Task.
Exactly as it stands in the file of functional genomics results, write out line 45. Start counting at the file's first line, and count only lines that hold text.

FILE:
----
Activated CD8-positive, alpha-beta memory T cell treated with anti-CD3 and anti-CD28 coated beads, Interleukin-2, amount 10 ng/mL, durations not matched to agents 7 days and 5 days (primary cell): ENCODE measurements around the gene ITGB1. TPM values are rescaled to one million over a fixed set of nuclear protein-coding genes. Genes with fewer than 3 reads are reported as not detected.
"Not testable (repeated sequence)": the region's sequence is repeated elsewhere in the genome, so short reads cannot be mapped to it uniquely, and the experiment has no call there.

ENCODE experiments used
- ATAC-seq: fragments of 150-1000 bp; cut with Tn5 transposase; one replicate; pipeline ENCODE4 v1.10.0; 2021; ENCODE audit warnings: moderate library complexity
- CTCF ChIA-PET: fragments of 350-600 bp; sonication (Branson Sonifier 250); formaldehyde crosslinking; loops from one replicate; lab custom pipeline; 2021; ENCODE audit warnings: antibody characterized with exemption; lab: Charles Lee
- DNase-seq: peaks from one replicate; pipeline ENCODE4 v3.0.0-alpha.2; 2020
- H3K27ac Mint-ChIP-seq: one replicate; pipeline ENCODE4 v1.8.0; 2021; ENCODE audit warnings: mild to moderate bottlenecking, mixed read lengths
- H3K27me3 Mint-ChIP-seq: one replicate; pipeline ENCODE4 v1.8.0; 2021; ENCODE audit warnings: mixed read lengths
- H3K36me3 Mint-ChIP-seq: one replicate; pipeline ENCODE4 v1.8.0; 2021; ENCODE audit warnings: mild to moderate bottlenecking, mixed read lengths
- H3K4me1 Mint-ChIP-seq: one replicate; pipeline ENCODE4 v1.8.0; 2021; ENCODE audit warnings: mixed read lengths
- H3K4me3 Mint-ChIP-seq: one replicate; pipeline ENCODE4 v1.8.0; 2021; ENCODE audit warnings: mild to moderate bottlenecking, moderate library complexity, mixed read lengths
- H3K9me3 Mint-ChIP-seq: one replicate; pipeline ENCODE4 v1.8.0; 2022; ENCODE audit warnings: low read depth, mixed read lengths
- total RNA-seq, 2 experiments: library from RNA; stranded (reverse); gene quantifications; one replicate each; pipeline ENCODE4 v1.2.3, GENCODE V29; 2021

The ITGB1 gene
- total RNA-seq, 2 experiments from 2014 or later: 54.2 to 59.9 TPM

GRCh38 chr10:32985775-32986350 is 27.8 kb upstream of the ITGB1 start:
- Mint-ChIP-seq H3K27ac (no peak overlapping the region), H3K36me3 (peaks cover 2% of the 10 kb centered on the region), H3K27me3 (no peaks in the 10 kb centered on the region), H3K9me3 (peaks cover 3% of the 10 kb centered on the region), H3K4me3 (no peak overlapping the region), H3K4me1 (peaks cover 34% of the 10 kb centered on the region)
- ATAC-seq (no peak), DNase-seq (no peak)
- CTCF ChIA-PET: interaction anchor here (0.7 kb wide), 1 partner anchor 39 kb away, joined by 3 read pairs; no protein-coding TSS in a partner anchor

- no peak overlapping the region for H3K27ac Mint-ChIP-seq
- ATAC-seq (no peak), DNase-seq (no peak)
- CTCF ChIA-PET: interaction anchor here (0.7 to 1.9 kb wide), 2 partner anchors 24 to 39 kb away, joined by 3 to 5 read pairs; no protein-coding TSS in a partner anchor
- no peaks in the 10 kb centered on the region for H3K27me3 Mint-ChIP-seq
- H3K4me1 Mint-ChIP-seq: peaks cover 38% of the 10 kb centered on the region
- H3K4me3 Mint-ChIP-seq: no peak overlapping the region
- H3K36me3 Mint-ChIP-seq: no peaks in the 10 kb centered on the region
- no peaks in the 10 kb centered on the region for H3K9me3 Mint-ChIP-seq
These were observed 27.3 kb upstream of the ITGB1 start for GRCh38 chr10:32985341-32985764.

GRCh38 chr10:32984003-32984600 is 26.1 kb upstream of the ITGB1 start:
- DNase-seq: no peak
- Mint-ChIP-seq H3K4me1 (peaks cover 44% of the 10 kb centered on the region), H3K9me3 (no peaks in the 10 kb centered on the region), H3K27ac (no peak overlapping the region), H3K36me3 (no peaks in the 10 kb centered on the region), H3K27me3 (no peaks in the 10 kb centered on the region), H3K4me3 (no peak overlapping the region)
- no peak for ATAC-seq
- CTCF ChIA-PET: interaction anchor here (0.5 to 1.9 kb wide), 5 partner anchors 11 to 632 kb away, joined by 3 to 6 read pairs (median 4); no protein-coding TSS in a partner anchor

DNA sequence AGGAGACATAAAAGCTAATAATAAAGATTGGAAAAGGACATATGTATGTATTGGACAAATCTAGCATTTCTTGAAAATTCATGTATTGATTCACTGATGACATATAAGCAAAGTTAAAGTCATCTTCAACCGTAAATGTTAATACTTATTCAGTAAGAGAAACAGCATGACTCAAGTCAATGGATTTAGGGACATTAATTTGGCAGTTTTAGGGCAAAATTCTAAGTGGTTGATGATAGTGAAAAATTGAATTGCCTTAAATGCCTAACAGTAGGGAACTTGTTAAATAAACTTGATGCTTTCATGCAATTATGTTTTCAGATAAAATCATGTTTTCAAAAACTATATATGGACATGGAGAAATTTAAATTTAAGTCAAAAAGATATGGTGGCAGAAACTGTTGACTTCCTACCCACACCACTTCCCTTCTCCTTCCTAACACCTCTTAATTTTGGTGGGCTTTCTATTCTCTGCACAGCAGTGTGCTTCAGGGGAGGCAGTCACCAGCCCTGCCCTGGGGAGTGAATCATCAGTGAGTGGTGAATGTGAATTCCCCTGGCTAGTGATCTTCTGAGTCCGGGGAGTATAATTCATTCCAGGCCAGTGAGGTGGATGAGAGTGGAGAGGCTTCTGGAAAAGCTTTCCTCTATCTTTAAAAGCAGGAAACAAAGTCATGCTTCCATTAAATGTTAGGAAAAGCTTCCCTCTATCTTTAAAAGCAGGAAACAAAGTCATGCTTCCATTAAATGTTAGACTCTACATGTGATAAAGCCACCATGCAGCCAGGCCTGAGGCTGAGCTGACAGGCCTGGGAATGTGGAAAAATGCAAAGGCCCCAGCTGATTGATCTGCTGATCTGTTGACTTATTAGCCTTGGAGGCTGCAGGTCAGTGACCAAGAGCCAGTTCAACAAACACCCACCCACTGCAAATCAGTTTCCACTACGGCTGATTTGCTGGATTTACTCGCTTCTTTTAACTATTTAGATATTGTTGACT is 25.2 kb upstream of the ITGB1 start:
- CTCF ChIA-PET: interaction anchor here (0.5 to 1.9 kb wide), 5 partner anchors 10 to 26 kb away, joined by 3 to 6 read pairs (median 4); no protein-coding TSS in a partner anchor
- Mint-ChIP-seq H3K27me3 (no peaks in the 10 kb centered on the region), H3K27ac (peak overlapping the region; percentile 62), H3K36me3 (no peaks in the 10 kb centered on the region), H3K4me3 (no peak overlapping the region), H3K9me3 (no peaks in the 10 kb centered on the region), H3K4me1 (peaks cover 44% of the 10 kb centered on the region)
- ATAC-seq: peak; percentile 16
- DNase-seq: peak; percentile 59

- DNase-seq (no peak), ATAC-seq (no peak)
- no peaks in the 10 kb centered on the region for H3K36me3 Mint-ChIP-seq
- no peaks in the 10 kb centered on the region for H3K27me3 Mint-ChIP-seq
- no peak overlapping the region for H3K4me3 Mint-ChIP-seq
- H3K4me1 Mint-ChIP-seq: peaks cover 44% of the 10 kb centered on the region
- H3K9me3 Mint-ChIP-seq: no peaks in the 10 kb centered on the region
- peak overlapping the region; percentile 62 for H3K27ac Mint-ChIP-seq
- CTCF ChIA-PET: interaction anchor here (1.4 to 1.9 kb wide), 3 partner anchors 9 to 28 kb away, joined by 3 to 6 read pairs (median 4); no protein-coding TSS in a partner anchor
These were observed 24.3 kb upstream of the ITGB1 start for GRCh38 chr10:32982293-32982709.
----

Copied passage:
- peak overlapping the region; percentile 62 for H3K27ac Mint-ChIP-seq